China opened its first plant to turn radioactive waste into glass on Saturday.
The plant in Guangyuan in the southwestern province of Sichuan will be able to process several hundred cubic metres of high level radioactive liquid waste each year, according to state media reports.
Although the country currently has fewer nuclear power stations than France or the United States, it is rapidly expanding its use of the technology as part of the drive to cut carbon emissions.
Work on new reactors is starting at a rate of seven or eight a year, meaning waste disposal will become an increasing problem.
Although some elements such as uranium can be recycled in a reprocessing facility, the remaining spent fuel needs to be disposed of safely.
A temporary solution is to crush the waste and mix it with water for temporary storage in metal containers.
But it remains highly radioactive and the process of nuclear vitrification, which turns waste into glass by heating it at high temperatures, is safer in the long run because it traps the harmful elements, allowing it to be stored underground with considerably less risk to the environment.
The idea has been around for a long time, but putting it into practice has not proved easy, and around half of the 10 or so vitrification plants that have opened over the past four decades have been closed due to technical or financial difficulties, according to Chinese researchers.
In the early days, engineers simply mixed liquid waste and glassmaking material such as silica in a melting pot. But the radioactive waste was extremely corrosive at high temperatures and India is the only country that has built a plant using this method.
Most plants in the United States and Europe use improved technology, for example heating the liquid in an electric oven at temperatures of over 1,100 Celsius (2,100F) to form glass, with a ceramic covering to protect the metal.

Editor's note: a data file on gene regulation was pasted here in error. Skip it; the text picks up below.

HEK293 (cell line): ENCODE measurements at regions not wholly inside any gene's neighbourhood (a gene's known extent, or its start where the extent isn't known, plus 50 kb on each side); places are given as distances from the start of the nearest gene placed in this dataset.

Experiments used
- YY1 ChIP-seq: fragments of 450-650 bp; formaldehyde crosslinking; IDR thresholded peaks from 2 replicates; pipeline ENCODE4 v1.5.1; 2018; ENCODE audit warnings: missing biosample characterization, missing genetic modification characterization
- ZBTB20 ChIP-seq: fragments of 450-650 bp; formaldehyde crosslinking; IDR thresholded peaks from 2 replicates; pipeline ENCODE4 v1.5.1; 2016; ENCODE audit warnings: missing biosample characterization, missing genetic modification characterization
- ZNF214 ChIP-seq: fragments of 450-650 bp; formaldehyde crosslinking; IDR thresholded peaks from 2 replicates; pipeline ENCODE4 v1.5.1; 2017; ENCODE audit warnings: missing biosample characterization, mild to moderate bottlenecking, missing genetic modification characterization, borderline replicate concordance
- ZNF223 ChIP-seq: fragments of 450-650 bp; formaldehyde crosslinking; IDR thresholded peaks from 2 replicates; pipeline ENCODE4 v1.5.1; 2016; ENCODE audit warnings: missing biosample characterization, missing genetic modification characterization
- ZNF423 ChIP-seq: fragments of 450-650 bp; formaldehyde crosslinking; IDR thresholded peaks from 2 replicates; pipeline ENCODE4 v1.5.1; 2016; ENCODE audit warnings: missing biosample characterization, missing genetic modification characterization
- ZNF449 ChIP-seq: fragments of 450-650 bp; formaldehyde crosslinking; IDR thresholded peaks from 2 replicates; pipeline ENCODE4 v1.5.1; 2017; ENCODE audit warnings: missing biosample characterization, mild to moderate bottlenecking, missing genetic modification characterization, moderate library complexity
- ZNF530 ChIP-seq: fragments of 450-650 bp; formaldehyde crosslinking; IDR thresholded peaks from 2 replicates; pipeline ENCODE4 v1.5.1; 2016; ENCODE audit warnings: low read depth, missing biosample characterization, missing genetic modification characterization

Another advantage of this method is that because the glass first appears on the outer surface where the temperature starts to fall, less harmful elements can escape in the form of gas.
This is the technique adopted at the Guangyuan plant, which was built in part using technology from Germany.
In 1999, a prototype system was shipped from that country to Factory 821, a military facility in Sichuan that made nuclear weapons and had the largest waste storage facility in southwest China, according to a paper published by researchers with the China Institute of Atomic Energy last year.
But Beijing put construction plans on hold due to technical issues and the high cost involved.
Factory 821 was then badly damaged by the 2008 Sichuan earthquake.
More than 100 staff signed up for a mission of no-return to seal the waste storage site with cement should there be a leak, according to information declassified two years ago, although this did not prove necessary in the end.
The construction of the Guangyuan plant was approved by the central government in 2009.
The existing technology is not without problems and some of the researchers involved in the project say they are looking at ways to make the process safer and cheaper.
For instance, the oven will need to be replaced every five or so years due to erosion, but scientists hope to find ways to keep it functioning for as long as the plant lasts by using water to cool the inner wall of the oven, which will create a thin layer of glass when heated to separate the melted waste from the oven.
This technique was invented by Russian scientists but is not yet ready to be used on an industrial scale because of the engineering challenges involved.
However, the Chinese nuclear authorities say a testing facility in a Beijing suburb managed to operate continuously for two days using the new method earlier this year, proving its potential for wider use.
The Chinese researchers expect that construction will start on a factory using the new technology in 2024.
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